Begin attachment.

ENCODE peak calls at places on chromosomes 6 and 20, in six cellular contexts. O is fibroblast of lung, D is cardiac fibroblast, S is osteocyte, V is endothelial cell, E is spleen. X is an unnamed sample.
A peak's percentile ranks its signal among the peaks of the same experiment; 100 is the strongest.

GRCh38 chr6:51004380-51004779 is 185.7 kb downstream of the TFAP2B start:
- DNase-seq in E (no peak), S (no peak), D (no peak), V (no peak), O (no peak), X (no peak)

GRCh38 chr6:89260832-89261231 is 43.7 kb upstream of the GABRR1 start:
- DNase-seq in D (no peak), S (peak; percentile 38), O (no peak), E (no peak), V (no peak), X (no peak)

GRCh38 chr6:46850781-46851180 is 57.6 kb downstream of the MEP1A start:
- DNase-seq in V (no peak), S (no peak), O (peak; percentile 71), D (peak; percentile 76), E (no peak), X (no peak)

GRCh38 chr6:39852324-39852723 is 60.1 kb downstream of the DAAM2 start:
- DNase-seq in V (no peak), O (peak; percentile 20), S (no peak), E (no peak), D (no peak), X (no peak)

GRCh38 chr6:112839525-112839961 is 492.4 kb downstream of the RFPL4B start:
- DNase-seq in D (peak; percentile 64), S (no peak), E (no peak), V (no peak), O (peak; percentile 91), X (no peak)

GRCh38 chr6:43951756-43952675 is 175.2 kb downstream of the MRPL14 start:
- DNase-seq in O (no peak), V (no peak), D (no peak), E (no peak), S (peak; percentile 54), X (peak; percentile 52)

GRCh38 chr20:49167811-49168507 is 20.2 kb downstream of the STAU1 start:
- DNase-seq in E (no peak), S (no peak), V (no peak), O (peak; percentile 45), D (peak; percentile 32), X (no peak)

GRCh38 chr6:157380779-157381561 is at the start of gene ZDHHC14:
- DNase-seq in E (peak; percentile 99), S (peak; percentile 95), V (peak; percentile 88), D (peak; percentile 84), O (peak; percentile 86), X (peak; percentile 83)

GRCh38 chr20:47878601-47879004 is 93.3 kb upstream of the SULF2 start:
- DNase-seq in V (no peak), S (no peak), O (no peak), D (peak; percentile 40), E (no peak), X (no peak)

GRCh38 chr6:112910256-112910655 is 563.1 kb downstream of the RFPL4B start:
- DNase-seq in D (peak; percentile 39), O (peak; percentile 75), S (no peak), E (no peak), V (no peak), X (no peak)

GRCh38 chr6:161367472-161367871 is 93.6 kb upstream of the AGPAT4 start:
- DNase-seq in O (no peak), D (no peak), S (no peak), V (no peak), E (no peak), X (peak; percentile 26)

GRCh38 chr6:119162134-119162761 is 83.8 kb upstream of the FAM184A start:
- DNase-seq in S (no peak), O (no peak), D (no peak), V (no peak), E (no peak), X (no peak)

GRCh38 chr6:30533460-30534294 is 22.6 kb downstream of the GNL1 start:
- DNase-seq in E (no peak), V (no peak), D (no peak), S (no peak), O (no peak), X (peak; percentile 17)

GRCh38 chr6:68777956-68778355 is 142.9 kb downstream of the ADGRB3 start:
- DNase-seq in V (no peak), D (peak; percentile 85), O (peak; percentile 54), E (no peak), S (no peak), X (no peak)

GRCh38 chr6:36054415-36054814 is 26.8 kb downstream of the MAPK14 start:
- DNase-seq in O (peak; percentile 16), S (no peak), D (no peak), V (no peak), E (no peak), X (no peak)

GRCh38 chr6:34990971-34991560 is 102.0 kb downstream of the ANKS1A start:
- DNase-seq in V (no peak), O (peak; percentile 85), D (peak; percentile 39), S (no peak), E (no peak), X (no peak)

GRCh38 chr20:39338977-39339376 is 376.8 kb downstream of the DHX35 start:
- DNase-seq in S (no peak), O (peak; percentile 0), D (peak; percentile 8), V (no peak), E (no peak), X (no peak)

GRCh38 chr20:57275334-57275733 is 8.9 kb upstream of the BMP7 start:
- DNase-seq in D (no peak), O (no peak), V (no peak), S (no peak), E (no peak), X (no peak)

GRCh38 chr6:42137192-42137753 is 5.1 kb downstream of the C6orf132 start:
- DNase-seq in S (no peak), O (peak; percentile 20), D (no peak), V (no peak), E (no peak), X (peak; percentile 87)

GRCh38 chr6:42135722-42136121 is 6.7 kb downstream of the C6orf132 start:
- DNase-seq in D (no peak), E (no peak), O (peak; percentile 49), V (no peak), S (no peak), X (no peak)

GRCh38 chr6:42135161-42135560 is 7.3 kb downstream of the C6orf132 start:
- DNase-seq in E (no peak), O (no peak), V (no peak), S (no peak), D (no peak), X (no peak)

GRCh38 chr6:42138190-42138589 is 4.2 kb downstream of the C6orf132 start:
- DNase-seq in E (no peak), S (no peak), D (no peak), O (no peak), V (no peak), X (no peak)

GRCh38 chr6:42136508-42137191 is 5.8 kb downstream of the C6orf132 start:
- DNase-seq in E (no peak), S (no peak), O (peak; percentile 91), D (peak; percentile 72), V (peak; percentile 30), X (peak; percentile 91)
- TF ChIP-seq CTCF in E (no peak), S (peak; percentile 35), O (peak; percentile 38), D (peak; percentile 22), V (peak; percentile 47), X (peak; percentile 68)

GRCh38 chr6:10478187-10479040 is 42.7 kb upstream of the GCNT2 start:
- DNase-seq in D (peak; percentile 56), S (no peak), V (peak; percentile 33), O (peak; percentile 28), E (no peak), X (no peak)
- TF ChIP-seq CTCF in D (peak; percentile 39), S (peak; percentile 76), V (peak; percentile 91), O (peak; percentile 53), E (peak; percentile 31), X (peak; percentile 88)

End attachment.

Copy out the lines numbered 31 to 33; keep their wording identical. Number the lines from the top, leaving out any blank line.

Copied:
GRCh38 chr6:36054415-36054814 is 26.8 kb downstream of the MAPK14 start:
- DNase-seq in O (peak; percentile 16), S (no peak), D (no peak), V (no peak), E (no peak), X (no peak)

GRCh38 chr6:34990971-34991560 is 102.0 kb downstream of the ANKS1A start: